Assessment of nutritional water productivity and improvement strategies for traditional vegetables in South Africa
Nyathi, Melvin Kudu - \ 2019
Wageningen University. Promotor(en): P.C. Struik, co-promotor(en): G.E. van Halsema; J.G. Annandale. - Wageningen : Wageningen University - ISBN 9789463950039 - 156
Benchmarking nutritional water productivity of twenty vegetables - A review
Nyathi, M.K. ; Mabhaudhi, T. ; Halsema, G.E. van; Annandale, J.G. ; Struik, P.C. - \ 2019
Agricultural Water Management 221 (2019). - ISSN 0378-3774 - p. 248 - 259.
Hidden hunger - Micronutrients - Nutritional food security - Traditional vegetables - Vitamin A - Water footprint - Water productivity
Traditional vegetables are piloted as champion species for sub-Saharan Africa, a region experiencing high levels of nutritional food insecurity and water scarcity. The important benefits of traditional vegetables over alien vegetables are; (i) their high nutrient density (iron, zinc, and β-carotene), (ii) their productivity under water stress, and (iii) their availability to rural resource-poor households. However, information on these benefits is anecdotal. The objectives of this study were to benchmark nutritional water productivity [NWP = (aboveground edible biomass and/ or storage organ biomass/actual evapotranspiration) × nutritional content of a product] of ten traditional vegetables and compare them with ten alien vegetables. We selected vegetables that are widely utilized by rural resource-poor households. A comprehensive literature search was conducted using common databases. Data [biomass (aboveground biomass and/ or storage organ), water use, and nutrient concentration] sourced from the literature were used to compute water productivity, nutritional yield (NY), and NWP of selected vegetables. Our results revealed that the water productivity of traditional vegetables was comparable to that of alien vegetables. In addition, traditional vegetables were superior in nutritional yield (Fe-NY and Zn-NY) and NWP (Fe-NWP and Zn-NWP) of micronutrients. Alien vegetables were rich in β-carotene-NY and β-carotene-NWP; this is contrary to the anecdotal information. We acknowledge the weakness of our approach; generating the NWP database using two independent datasets (crop water productivity and the nutrient concentration databases). However, this was the only pragmatic approach to establish first-order estimates of NWP for selected groups of vegetables. We propose that future research should be conducted to validate these results.
The dual-purpose use of orange-fleshed sweet potato (Ipomoea batatas var. Bophelo) for improved nutritional food security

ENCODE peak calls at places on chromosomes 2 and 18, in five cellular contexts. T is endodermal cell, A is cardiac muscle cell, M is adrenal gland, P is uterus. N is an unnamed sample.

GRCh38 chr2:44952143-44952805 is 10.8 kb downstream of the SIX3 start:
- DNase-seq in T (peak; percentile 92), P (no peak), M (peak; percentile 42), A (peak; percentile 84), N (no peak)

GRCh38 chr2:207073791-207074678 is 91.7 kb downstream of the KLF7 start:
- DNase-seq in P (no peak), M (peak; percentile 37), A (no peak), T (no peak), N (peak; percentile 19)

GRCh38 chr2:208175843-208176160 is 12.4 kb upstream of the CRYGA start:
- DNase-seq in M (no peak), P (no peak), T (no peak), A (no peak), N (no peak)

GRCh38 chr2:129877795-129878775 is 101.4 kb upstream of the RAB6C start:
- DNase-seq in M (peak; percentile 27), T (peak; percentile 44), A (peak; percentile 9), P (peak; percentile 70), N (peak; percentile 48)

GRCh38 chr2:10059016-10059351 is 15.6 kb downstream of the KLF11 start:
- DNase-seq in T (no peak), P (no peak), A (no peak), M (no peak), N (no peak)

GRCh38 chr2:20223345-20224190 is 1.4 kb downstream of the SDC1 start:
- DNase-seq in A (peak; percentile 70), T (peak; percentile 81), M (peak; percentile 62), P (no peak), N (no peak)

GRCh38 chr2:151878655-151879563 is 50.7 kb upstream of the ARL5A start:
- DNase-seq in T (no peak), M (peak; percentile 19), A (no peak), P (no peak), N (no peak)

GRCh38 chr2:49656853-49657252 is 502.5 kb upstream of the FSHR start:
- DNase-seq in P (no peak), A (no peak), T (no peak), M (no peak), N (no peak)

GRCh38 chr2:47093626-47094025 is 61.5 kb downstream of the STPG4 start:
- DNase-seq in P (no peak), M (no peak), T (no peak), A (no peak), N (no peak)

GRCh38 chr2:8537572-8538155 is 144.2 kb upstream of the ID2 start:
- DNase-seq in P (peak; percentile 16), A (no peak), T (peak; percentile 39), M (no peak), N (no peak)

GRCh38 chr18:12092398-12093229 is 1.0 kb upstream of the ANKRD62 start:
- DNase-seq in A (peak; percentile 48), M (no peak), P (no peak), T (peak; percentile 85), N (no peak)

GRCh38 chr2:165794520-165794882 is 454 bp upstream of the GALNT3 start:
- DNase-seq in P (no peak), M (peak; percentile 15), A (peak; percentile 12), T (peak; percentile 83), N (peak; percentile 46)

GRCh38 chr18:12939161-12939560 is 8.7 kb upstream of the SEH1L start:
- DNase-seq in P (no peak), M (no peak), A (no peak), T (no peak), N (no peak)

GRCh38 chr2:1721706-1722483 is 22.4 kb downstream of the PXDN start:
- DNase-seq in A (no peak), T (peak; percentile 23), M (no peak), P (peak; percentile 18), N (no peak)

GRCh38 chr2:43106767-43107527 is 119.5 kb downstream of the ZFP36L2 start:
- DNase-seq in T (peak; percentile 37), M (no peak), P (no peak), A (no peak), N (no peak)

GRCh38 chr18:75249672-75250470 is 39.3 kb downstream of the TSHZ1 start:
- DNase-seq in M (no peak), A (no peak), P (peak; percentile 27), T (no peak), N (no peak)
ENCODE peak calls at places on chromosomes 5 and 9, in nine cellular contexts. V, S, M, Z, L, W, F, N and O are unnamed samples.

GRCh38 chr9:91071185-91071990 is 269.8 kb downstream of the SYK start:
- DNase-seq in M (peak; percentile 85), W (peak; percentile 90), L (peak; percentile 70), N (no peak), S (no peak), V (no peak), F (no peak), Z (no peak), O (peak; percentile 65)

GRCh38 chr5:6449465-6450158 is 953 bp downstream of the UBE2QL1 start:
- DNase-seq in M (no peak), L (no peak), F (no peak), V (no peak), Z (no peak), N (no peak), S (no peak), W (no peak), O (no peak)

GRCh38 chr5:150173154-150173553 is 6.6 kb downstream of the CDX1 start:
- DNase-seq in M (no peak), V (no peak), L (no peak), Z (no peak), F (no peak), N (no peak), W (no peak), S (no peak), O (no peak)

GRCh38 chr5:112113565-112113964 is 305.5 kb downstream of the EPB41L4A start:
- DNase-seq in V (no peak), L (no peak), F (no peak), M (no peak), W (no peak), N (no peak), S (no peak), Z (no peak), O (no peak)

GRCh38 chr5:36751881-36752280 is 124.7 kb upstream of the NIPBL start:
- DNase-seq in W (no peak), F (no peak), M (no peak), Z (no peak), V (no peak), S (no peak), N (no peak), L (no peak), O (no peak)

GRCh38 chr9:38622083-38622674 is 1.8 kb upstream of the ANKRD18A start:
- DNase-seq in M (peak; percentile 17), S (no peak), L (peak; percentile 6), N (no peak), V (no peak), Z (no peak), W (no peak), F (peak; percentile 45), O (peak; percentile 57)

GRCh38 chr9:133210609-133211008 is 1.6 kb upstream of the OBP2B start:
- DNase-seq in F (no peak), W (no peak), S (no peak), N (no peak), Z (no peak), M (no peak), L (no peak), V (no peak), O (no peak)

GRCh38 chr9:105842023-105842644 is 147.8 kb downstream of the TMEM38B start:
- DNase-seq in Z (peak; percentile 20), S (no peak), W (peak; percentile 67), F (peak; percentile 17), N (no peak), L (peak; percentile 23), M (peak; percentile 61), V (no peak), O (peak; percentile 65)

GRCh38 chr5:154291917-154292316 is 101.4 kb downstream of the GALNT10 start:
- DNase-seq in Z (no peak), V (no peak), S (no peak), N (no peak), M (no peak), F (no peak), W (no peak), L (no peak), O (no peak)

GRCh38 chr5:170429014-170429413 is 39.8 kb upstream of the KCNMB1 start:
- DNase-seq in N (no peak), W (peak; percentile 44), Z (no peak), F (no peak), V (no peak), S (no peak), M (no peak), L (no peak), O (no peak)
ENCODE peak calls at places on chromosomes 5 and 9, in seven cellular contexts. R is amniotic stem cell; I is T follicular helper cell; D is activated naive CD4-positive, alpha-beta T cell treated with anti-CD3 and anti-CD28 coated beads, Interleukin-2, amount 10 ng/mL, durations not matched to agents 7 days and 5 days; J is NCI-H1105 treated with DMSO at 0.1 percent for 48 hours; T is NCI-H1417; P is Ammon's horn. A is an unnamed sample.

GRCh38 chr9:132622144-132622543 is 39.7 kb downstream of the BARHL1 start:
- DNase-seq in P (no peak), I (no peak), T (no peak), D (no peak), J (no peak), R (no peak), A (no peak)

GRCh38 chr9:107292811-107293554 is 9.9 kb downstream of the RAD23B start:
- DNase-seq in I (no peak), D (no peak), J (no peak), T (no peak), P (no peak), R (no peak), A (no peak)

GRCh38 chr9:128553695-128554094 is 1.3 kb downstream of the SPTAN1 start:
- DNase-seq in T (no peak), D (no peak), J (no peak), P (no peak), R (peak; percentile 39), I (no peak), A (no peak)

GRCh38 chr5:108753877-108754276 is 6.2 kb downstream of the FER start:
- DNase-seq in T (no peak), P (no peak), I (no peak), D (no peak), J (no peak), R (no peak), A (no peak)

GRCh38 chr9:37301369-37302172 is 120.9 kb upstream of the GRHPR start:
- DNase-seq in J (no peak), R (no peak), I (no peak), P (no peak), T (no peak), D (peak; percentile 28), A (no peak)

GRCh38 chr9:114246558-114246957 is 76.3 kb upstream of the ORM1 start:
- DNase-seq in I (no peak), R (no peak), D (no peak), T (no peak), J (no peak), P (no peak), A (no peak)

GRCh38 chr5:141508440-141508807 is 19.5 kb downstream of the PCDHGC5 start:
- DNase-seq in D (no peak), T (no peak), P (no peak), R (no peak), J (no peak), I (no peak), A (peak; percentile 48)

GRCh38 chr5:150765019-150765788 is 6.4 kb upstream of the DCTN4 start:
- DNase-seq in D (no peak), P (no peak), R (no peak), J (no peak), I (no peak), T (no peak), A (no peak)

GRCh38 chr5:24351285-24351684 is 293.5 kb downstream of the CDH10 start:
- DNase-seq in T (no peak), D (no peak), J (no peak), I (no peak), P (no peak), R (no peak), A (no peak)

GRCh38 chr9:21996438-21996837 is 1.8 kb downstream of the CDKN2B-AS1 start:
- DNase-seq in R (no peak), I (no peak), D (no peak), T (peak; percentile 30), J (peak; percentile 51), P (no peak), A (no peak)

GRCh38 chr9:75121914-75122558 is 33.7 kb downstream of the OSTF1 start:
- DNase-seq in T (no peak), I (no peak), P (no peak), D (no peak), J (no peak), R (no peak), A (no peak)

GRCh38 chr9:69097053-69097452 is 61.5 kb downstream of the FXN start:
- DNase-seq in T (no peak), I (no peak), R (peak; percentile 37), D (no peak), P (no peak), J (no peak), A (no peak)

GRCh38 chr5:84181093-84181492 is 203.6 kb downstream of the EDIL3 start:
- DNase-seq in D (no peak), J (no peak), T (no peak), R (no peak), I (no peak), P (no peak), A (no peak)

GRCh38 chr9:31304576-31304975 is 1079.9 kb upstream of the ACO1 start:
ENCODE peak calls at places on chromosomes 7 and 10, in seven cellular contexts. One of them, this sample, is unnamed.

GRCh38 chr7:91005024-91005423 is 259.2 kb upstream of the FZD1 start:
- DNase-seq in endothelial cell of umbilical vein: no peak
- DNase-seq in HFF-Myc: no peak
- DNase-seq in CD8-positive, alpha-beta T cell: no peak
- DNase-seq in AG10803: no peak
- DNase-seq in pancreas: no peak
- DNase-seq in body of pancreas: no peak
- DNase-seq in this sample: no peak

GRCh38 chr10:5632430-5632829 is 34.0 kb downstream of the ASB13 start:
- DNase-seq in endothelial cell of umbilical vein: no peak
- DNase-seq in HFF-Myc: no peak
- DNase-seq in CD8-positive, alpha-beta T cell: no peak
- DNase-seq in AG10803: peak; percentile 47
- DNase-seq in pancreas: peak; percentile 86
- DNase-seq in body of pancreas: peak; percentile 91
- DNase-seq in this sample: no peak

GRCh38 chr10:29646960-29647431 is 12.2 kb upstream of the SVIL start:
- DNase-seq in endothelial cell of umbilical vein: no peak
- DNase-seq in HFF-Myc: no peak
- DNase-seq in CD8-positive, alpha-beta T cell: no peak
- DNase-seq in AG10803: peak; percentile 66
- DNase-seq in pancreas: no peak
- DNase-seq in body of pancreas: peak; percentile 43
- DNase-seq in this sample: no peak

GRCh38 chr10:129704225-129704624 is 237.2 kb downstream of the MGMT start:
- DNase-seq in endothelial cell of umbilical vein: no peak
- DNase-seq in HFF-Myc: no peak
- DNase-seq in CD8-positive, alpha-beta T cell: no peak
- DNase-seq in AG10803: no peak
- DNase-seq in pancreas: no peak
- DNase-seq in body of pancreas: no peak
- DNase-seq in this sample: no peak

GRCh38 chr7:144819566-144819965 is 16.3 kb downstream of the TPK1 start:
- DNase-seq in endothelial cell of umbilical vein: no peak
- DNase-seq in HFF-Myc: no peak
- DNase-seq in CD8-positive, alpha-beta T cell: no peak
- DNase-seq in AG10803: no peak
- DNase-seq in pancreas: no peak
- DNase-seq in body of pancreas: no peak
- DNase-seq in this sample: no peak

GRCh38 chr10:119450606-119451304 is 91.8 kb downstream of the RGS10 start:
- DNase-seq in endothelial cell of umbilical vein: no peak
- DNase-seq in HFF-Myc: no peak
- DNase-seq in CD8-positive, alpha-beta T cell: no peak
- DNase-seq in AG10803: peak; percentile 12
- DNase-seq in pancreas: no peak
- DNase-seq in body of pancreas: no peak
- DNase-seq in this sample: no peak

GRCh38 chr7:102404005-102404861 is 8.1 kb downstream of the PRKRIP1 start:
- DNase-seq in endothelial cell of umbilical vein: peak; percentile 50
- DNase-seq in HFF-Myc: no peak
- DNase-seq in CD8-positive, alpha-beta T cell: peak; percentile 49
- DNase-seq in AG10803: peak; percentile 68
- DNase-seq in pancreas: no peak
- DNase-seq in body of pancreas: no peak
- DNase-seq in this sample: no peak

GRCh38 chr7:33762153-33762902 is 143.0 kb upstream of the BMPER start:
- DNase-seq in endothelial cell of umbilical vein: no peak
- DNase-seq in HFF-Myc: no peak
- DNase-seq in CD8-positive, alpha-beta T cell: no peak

Nyathi, M.K. ; Plooy, C.P. Du; Halsema, G.E. Van; Stomph, T.J. ; Annandale, J.G. ; Struik, P.C. - \ 2019
Agricultural Water Management 217 (2019). - ISSN 0378-3774 - p. 23 - 37.
Green leafy vegetable - Micronutrient deficiency - Nutritional water productivity - Vitamin A - Water stress
Orange-fleshed sweet potato (OFSP) leaves can be utilised as a fresh green leafy vegetable, in addition to the traditional use of storage root; therefore, OFSP can be seen as a “dual-purpose’’ crop. We hypothesized that no vine harvesting combined with fertiliser application and irrigation will improve the storage root yield and selected plant parameters (water productivity, leaf and storage root nutrient concentrations, nutritional yield, and nutritional water productivity). The objectives of the study were to (i) evaluate the effect of vine harvesting on the selected plant parameters, and, (ii) assess the effect of irrigation regimes and soil fertilisation on these selected parameters. Field experiments were conducted at ARC-VOP, Pretoria, South Africa, during the 2013/14 and 2014/15 seasons. Treatments included irrigation regimes [well-watered (W1) and supplemental irrigation (W2)], soil fertilisation [well-fertilised (F1) and no fertiliser application (F2)], and vine harvesting [no vine harvesting (H1) and vine harvesting (H2)]. For the 2014/15 season, the well-watered regime improved total storage root yield (W1 = 13.0 t DM ha −1 ; W2 = 7.5 t DM ha −1 ). Under the practice of vine harvesting, soil fertility treatments did not affect (total dry storage root yield and dry marketable storage root yield) storage root production. Our results further revealed that vine harvesting reduced storage root nutrient concentrations (23% for iron; 14% for zinc; 12% for β-carotene). Nevertheless, total nutritional yields increased; the highest total nutritional yields for iron, zinc, and β-carotene were found under the water and nutrient input regime (W1F1). Assessments showed that boiled orange-fleshed sweet potato aboveground edible biomass could potentially contribute to the daily-recommended nutritional requirement of iron and vitamin A for a family of six people. More water was needed to meet the daily-recommended nutrient intake (iron, zinc, and vitamin A) with OFSP grown as a storage root crop only than when grown as a dual-purpose crop. Our results indicated that there is an opportunity to utilise OFSP as a dual-purpose crop for rural resource-poor households because total nutritional yields (iron, zinc, and β-carotene) and total nutritional water productivities (iron, zinc, and β-carotene) were improved. More research is needed to assess the effect of vine harvesting on a range of OFSP varieties and should be conducted on the farm. Rural resource-poor households are encouraged to produce OFSP for their own consumption and the surplus could be sold at the local market.